Disposal according to the relevant laws

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Pedro J. Silva just returned from his first trip to China, bringing with him two charming specimens of Chinglish.  The first one is from Beijing Capital International airport (terminal 3, international departures):

lǚkè xū chí yǒuxiào dēng jī pái jìnrù, wéi zhě jiāng yīfǎ chǔlǐ


Passengers must enter with a valid boarding pass; offenders will be dealt with according to law.

The second item is more or less understandable without extensive explication, so I'll leave it untranscribed and untranslated, leaving it up to Language Log readers to savor for themselves, except for #2, where "dí 嘀" ("beep") is the sound you'll hear when the green light goes on. The card is a room key from Qinyuanfu Hotel in the grounds of the Chinese Academy of Agricultural Sciences, Beijing.


  1. David Marjanović said,

    February 25, 2019 @ 4:00 am

    The last line is a beautiful illustration of how context lets languages get by without a passive.

  2. BZ said,

    February 25, 2019 @ 1:35 pm

    #2 could easily be at home with "Temba, his arms wide" (Star Trek TNG reference)

  3. chris said,

    February 26, 2019 @ 8:29 pm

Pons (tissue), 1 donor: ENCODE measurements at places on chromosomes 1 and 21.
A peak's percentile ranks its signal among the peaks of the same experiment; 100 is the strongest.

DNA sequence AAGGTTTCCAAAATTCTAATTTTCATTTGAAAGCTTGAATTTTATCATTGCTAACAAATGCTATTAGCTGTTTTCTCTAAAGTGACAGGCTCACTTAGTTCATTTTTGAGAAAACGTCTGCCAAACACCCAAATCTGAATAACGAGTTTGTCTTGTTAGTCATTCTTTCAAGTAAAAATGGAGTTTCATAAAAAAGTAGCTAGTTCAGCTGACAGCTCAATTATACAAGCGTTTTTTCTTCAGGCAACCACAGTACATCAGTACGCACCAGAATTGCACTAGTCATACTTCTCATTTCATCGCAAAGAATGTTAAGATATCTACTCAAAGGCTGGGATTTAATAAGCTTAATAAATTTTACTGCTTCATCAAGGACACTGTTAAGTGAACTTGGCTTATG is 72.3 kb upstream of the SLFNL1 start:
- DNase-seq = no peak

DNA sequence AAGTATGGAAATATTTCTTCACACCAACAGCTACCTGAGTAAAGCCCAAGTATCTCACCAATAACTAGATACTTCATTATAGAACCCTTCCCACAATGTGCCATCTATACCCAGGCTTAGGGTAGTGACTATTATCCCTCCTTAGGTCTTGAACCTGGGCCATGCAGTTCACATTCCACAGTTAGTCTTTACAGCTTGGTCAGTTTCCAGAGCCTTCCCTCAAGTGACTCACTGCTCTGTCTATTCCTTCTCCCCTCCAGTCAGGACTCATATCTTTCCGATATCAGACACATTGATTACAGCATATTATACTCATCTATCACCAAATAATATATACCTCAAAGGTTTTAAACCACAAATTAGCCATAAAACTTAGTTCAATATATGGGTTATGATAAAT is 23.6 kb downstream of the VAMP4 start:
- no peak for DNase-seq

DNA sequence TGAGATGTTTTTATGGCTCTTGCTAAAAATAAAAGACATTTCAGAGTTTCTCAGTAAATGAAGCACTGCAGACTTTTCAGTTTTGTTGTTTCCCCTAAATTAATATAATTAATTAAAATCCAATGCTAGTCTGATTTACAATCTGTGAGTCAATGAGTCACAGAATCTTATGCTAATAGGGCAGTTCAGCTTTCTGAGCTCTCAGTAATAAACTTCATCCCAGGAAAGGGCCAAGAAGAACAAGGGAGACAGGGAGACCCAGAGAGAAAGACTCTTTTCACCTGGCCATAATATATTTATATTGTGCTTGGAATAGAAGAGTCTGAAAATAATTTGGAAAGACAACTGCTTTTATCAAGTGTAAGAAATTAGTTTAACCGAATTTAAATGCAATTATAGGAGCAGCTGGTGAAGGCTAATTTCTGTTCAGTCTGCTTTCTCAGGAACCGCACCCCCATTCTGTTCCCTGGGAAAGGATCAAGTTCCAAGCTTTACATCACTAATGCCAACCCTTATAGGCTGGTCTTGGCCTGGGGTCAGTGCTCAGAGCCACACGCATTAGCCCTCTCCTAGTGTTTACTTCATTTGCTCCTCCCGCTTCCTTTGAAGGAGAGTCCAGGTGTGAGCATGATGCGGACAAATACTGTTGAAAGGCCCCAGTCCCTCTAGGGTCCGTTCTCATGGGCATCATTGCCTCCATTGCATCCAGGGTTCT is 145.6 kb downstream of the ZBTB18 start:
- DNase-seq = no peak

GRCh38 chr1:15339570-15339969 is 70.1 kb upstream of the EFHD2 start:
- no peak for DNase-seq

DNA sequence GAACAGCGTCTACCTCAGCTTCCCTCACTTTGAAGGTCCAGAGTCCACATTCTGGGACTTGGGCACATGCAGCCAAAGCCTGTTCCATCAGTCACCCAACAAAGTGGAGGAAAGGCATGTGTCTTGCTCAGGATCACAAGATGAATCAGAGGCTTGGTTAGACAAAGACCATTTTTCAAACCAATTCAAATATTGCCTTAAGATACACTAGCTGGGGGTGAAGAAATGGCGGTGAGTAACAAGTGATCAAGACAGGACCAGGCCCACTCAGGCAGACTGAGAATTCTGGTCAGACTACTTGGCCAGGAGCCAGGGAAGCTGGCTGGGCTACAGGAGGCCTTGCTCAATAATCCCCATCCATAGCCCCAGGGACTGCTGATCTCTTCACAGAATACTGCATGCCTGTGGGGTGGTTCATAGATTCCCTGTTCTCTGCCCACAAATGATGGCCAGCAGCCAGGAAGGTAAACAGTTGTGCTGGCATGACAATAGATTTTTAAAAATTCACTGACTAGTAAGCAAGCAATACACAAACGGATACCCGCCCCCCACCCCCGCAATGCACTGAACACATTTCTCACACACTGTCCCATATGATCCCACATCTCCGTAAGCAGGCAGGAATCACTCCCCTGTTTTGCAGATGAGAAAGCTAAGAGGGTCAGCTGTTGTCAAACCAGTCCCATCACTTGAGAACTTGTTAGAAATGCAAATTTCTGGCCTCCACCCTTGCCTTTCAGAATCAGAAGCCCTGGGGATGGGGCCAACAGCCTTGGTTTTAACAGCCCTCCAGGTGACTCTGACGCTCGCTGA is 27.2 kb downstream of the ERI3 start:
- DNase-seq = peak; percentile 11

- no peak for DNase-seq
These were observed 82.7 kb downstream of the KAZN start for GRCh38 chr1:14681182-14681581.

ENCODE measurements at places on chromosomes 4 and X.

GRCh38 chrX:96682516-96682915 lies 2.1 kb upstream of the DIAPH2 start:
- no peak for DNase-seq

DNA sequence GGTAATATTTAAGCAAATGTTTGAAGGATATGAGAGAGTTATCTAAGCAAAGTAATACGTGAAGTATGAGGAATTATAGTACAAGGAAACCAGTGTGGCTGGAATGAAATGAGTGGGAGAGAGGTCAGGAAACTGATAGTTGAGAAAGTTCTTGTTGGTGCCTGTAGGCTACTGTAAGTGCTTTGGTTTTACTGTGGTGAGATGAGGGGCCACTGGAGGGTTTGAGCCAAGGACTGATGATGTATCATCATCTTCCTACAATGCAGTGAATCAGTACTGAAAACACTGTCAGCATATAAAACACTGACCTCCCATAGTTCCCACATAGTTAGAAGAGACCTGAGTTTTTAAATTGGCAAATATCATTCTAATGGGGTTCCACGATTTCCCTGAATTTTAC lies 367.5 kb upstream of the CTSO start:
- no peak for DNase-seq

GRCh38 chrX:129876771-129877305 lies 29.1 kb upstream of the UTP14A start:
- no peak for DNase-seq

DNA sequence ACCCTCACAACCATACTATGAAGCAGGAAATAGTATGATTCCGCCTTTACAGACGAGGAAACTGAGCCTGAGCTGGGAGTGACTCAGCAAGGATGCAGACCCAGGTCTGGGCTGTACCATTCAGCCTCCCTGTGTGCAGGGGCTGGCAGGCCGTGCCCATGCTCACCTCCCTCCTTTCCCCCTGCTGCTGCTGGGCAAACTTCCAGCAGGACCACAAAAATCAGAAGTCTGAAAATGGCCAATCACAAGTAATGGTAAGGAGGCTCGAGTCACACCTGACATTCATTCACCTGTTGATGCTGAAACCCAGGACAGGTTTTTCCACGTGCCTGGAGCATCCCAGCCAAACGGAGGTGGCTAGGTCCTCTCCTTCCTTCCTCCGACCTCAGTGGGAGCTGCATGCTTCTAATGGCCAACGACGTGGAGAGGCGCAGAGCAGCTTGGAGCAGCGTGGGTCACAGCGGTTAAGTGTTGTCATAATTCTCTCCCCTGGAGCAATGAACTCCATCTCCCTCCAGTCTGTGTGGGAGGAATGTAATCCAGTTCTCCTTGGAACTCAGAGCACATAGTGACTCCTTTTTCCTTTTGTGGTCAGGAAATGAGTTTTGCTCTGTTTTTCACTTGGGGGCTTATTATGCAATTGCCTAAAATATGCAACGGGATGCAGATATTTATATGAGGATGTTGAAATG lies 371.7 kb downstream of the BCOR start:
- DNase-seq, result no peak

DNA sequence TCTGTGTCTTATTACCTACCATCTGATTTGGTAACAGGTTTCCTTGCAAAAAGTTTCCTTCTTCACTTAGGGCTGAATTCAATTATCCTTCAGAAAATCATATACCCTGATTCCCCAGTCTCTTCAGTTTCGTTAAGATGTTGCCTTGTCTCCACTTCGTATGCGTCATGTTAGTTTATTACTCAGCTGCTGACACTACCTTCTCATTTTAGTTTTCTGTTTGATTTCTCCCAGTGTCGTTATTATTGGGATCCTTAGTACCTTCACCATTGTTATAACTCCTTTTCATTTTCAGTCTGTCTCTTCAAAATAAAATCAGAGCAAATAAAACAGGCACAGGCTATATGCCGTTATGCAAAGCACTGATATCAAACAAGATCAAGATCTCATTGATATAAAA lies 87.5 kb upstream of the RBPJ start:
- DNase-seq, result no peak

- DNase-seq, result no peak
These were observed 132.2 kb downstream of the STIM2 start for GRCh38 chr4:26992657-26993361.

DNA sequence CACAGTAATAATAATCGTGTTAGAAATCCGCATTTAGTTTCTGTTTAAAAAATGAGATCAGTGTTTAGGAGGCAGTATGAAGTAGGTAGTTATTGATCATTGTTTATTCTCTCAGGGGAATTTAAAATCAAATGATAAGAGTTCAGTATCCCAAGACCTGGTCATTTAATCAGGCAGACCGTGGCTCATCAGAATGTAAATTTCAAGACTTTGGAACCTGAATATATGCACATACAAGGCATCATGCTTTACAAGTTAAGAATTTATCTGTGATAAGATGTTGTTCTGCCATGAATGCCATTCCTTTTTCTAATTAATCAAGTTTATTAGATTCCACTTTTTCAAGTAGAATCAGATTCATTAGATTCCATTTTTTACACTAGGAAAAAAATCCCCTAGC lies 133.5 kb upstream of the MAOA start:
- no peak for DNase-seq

I guess the last line of the hotel keycard actually means "If you lose or damage this card we will charge you 50 Yuan"?

    And "valid by 13:00" should probably be "valid until 13:00" (or "1 pm" if you expect the customer to be unfamiliar with 24 hour time).

    Other than that it is indeed quite comprehensible. I probably would have guessed "di" for onomatopoeia even without help, especially when it actually happened at the same time as the green light lighting up.

    The one about returning the key is actually good enough to have been written by a native. I don't know whether that is *actually* rare or if people are just picking the bad/funny translations so that it *seems* rare to see one go completely right.

  4. Paul FD said,

    February 27, 2019 @ 8:43 am

    @ Chris – My guess would be something like google translate, where boilerplate phrases can often be correct (thanks to human input via that "suggest a better translation" function) while other sentences are subject to the usual machine-translation errors. As to the frequency of such bad translations, I see such things every day and I live in a European country where around a third of the population speak at least some English (a typical example I noticed recently being a fairly upscale, trendy restaurant in the cosmopolitan city centre boldly advertising "freshly pastes" instead of fresh pasta). There's not the same preponderance of shredded fucks and so on, but bad and funny translations are ubiquitous.

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